We are proposing to the community and opportunity to “grub stake” a new fruit truck so that Madrona Grove can continue to bring local food to the community on a seasonal basis. The purpose of these community funded micro grants is to “seed” the financing of an economical, flexible vehicle which can transport fruit and produce in the summer, and, in the off season, do small hauling jobs to begin to support itself.
A grub stake was money put up to finance prospectors in their mining operations. In a sense, agriculture is a form of mining. It extracts nutrients from the sun, soil and water and makes the foods that nourish and sustain us. By brining the fruits of many farms to our community, Madrona Grove participates in the mining operation.
Madrona Grove is asking for micro-grants, or “grub-stakes” of $75 to help finance a 2006 Dodge Sprinter Cargo Van. Michael and Jeannine can manage the down payment. Oyster Bay Farm has offered to sign for the financing of the vehicle via a Guarantor’s Agreement on the financing contract (see The Fine Print). We have estimated that if we can get commitments for a $75 grub stake from 110 households, the payments for the first year of the truck’s operation will be covered. After that, we expect the truck to be self-supporting.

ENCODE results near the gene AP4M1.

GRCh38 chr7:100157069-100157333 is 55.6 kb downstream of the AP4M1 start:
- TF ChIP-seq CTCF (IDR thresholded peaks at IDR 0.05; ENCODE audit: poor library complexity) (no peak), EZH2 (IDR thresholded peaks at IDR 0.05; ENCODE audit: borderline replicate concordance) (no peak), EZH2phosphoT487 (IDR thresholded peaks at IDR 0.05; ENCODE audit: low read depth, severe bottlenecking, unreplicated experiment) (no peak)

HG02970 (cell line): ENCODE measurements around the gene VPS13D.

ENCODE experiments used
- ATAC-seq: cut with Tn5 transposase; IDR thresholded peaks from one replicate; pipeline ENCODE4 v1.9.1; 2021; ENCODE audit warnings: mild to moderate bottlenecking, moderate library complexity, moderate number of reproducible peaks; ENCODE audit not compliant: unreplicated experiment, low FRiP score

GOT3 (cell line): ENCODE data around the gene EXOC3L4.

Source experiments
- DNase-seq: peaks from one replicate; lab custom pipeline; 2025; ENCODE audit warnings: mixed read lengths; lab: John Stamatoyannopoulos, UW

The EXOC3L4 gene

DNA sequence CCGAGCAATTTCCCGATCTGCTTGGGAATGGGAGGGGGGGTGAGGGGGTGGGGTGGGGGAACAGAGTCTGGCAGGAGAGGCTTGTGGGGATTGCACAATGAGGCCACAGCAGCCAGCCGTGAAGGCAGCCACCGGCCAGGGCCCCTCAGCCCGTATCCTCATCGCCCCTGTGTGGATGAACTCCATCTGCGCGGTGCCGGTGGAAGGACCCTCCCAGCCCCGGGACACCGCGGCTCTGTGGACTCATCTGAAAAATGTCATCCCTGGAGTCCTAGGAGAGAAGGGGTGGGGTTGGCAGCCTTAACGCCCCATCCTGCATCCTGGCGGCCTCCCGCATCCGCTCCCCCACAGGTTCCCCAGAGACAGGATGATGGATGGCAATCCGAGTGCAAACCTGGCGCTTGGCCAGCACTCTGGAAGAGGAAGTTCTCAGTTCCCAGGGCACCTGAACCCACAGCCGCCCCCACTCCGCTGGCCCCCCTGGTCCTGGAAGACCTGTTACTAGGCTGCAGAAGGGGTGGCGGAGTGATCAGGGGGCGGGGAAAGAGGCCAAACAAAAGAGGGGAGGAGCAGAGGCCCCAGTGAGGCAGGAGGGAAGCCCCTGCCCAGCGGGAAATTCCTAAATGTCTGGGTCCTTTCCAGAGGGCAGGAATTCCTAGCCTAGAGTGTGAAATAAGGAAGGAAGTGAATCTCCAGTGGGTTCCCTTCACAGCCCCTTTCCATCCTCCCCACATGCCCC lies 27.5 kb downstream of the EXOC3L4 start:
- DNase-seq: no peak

In today’s fast paced, instant gratification society, it’s easy to lose track of what it takes to put food on our tables. Few people get the chance to experience a life dedicated to growing food for others, and yet none among us could survive without those few who do. Many farmers don’t have the opportunity or time to sell their food directly to the consumer. By going to the farms to bring back food to our neighborhood, Madrona Grove provides farmers a much-needed market and offers the benefits of:
- Access to the best produce of the summer season.